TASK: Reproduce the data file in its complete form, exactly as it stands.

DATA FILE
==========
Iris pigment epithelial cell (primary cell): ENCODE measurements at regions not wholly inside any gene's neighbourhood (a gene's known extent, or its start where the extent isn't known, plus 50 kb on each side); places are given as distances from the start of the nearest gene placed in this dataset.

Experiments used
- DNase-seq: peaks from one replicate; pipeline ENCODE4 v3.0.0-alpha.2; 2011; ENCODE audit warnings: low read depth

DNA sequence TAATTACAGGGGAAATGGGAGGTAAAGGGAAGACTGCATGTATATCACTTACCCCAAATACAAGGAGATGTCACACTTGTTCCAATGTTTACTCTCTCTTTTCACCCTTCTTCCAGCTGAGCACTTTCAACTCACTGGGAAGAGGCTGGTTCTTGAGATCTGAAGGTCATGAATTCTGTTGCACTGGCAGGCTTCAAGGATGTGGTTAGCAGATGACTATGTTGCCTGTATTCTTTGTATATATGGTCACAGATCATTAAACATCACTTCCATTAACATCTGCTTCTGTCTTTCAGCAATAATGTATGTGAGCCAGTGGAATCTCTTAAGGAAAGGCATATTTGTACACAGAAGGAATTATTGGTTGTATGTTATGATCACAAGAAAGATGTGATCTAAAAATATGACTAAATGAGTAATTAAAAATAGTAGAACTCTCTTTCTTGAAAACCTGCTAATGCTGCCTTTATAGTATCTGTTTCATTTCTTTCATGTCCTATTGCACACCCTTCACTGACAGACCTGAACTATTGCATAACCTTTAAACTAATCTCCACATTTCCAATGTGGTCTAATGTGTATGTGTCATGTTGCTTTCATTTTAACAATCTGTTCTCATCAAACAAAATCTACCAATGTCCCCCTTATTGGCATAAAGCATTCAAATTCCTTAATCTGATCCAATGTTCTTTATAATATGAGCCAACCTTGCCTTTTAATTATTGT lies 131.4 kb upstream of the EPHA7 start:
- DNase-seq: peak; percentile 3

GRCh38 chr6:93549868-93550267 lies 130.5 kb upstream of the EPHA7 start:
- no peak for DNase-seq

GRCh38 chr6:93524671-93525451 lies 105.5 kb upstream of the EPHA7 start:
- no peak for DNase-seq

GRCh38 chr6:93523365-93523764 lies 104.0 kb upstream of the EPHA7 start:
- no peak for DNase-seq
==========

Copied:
Iris pigment epithelial cell (primary cell): ENCODE measurements at regions not wholly inside any gene's neighbourhood (a gene's known extent, or its start where the extent isn't known, plus 50 kb on each side); places are given as distances from the start of the nearest gene placed in this dataset.

Experiments used
- DNase-seq: peaks from one replicate; pipeline ENCODE4 v3.0.0-alpha.2; 2011; ENCODE audit warnings: low read depth

DNA sequence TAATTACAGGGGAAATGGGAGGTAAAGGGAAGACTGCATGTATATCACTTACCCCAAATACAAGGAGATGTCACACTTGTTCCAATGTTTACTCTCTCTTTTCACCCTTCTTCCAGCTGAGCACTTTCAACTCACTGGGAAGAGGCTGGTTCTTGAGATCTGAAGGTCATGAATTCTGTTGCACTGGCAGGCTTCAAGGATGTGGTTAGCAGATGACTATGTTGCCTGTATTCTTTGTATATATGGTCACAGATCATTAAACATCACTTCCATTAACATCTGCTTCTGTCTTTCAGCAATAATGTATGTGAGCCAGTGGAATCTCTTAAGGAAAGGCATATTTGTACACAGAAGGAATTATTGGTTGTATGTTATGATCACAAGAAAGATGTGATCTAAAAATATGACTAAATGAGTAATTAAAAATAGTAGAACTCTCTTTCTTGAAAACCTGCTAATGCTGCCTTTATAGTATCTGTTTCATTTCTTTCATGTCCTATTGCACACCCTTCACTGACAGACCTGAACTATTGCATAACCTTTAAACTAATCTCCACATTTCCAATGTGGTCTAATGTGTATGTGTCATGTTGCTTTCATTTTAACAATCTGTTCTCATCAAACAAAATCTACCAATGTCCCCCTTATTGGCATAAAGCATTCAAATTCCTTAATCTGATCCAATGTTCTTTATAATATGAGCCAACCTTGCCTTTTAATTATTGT lies 131.4 kb upstream of the EPHA7 start:
- DNase-seq: peak; percentile 3

GRCh38 chr6:93549868-93550267 lies 130.5 kb upstream of the EPHA7 start:
- no peak for DNase-seq

GRCh38 chr6:93524671-93525451 lies 105.5 kb upstream of the EPHA7 start:
- no peak for DNase-seq

GRCh38 chr6:93523365-93523764 lies 104.0 kb upstream of the EPHA7 start:
- no peak for DNase-seq